Audit report from Greenland on nurses’ tasks and perceived competency.

Jørgen Nexøe, Ella Skifte, Birgit Niclasen, Anders Munck

Research output: Contribution to journalJournal articleResearchpeer-review

Abstract

Introduction: Despite all efforts, recruitment of healthcare personnel has become increasingly difficult in Greenland as in other remote areas. The aim of this observational study was to describe the extent of health care delivered by nurses in Greenland’s healthcare system. Reasons for encounter, diagnostic procedures, treatments and need for a physician’s assistance, as well as the nurses’ self-perceived competency, were also analysed.
Methods: A total of 42 nurses registered all patient encounters for 10 days in late autumn 2006 in 14 out of 16 healthcare districts in Greenland.
Results: Nurses treated 1117 encounters (60%) singlehandedly. The nurses felt competent in what they were doing in 1415 encounters (76%). In 525 encounters (31%), a physician’s advice was sought. Either the physician was asked to come or the physician’s advice was obtained by telephone. In four cases the nurses did not feel completely competent, but did not seek advice from the physician on call. Feeling competent did not depend on length of experience in Greenland.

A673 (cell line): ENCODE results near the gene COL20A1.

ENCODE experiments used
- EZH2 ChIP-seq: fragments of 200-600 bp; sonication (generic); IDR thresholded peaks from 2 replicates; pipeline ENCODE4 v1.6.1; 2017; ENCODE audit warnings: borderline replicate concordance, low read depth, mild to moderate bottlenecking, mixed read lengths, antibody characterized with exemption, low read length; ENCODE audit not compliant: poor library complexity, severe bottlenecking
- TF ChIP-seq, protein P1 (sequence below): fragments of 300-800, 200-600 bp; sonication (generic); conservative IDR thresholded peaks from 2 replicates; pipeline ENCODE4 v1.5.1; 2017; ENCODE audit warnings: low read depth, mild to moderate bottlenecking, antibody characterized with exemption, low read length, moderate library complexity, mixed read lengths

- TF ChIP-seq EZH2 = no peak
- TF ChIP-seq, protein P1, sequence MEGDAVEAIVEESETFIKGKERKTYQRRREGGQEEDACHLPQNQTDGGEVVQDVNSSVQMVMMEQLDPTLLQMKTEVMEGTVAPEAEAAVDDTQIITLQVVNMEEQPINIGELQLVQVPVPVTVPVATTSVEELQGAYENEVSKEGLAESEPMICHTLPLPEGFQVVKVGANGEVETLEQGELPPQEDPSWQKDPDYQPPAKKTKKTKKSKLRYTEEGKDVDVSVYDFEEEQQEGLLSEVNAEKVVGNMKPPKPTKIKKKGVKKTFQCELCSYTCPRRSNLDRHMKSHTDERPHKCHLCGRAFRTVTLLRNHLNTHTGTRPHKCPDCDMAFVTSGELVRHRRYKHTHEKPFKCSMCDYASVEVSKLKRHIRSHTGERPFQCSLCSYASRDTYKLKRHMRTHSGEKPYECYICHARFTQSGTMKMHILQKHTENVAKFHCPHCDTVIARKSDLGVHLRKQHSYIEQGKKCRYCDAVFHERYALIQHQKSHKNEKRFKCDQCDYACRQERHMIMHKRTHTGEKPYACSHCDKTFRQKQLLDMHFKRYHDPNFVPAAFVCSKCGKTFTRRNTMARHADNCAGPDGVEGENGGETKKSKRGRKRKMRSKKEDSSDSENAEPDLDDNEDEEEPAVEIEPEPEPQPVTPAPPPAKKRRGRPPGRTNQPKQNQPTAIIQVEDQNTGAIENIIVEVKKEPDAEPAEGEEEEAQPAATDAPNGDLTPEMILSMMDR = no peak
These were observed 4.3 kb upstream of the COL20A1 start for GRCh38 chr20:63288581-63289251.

Conclusion: In Greenland, nurses independently receive, diagnose and treat a substantial number of primary healthcare patients. The nurses take care of the patients and perform a number of clinical and laboratory procedures with great confidence. There has been speculation that part of the difficulty in recruiting doctors and healthcare personnel in remote areas may be due to uneasiness about professional responsibilities and, to some extent, lack of confidence. At least among the registering nurses in this study, this did not seem to be a problem.

Original languageEnglish
JournalRural and Remote Health
Volume12
Issue number4
Pages (from-to)1909
Number of pages6
ISSN1445-6354
Publication statusPublished - 2012

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